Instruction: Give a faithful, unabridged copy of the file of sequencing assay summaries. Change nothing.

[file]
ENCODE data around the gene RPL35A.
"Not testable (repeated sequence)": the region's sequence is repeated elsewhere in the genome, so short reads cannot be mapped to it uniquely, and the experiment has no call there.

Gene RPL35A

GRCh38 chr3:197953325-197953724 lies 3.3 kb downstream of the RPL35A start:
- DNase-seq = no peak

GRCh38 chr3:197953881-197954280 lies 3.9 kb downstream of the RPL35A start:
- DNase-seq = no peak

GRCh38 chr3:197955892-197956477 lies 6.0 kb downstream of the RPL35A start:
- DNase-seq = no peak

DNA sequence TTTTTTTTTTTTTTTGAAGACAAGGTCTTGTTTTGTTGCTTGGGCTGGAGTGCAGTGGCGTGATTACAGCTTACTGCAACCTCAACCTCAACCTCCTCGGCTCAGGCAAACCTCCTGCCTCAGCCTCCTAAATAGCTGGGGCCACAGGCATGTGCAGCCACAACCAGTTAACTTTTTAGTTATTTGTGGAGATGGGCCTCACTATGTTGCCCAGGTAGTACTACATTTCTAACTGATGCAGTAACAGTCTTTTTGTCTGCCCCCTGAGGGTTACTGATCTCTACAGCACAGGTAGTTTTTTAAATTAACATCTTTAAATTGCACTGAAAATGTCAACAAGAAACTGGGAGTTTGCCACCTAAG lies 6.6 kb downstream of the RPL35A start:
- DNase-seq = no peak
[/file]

ENCODE data around the gene RPL35A.
"Not testable (repeated sequence)": the region's sequence is repeated elsewhere in the genome, so short reads cannot be mapped to it uniquely, and the experiment has no call there.

Gene RPL35A

GRCh38 chr3:197953325-197953724 lies 3.3 kb downstream of the RPL35A start:
- DNase-seq = no peak

GRCh38 chr3:197953881-197954280 lies 3.9 kb downstream of the RPL35A start:
- DNase-seq = no peak

GRCh38 chr3:197955892-197956477 lies 6.0 kb downstream of the RPL35A start:
- DNase-seq = no peak

DNA sequence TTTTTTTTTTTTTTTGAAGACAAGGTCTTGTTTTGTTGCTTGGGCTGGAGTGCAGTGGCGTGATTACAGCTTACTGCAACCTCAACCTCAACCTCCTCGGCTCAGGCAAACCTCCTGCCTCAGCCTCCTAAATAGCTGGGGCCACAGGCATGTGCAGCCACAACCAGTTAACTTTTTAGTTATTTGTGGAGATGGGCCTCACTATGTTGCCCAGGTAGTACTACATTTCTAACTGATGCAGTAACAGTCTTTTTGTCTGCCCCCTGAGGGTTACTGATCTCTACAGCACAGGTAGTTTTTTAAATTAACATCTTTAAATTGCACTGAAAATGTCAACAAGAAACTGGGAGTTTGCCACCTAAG lies 6.6 kb downstream of the RPL35A start:
- DNase-seq = no peak